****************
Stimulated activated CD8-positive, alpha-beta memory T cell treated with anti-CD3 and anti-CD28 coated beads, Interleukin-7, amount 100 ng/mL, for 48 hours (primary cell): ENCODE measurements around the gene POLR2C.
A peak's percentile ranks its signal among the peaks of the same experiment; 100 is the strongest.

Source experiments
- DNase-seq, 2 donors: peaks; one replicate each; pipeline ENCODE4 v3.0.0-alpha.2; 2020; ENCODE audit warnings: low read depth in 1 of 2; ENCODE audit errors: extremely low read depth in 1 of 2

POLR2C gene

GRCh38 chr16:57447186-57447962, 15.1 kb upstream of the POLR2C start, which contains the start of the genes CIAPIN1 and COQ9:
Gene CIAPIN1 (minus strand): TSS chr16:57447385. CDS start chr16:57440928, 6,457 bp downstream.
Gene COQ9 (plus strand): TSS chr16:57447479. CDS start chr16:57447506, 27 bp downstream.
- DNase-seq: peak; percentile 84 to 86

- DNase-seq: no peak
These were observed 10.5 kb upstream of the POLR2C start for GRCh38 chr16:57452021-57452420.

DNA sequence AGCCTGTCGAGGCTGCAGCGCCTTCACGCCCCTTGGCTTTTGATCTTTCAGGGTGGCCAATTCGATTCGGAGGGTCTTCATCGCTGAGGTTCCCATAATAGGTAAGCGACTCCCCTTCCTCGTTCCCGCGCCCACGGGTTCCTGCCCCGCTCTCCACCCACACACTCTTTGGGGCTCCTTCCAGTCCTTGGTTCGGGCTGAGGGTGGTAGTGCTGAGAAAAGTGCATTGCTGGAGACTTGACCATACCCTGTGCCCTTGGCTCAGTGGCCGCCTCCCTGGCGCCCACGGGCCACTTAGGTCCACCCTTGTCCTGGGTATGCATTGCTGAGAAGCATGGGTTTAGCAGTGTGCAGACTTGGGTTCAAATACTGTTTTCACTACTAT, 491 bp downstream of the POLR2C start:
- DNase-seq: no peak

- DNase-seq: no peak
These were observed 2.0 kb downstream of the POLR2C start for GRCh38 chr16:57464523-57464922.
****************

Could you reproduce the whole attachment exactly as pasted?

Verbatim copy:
Stimulated activated CD8-positive, alpha-beta memory T cell treated with anti-CD3 and anti-CD28 coated beads, Interleukin-7, amount 100 ng/mL, for 48 hours (primary cell): ENCODE measurements around the gene POLR2C.
A peak's percentile ranks its signal among the peaks of the same experiment; 100 is the strongest.

Source experiments
- DNase-seq, 2 donors: peaks; one replicate each; pipeline ENCODE4 v3.0.0-alpha.2; 2020; ENCODE audit warnings: low read depth in 1 of 2; ENCODE audit errors: extremely low read depth in 1 of 2

POLR2C gene

GRCh38 chr16:57447186-57447962, 15.1 kb upstream of the POLR2C start, which contains the start of the genes CIAPIN1 and COQ9:
Gene CIAPIN1 (minus strand): TSS chr16:57447385. CDS start chr16:57440928, 6,457 bp downstream.
Gene COQ9 (plus strand): TSS chr16:57447479. CDS start chr16:57447506, 27 bp downstream.
- DNase-seq: peak; percentile 84 to 86

- DNase-seq: no peak
These were observed 10.5 kb upstream of the POLR2C start for GRCh38 chr16:57452021-57452420.

DNA sequence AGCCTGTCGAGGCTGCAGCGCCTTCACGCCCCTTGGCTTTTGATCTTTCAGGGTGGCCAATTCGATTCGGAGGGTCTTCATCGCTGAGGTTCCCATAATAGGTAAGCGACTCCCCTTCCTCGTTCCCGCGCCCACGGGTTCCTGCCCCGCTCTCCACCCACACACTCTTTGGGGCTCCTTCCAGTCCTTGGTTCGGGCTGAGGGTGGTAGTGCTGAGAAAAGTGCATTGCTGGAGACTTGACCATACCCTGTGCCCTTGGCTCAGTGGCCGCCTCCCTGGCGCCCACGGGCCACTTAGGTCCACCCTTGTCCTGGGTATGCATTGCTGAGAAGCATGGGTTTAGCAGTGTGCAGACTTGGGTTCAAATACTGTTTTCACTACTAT, 491 bp downstream of the POLR2C start:
- DNase-seq: no peak

- DNase-seq: no peak
These were observed 2.0 kb downstream of the POLR2C start for GRCh38 chr16:57464523-57464922.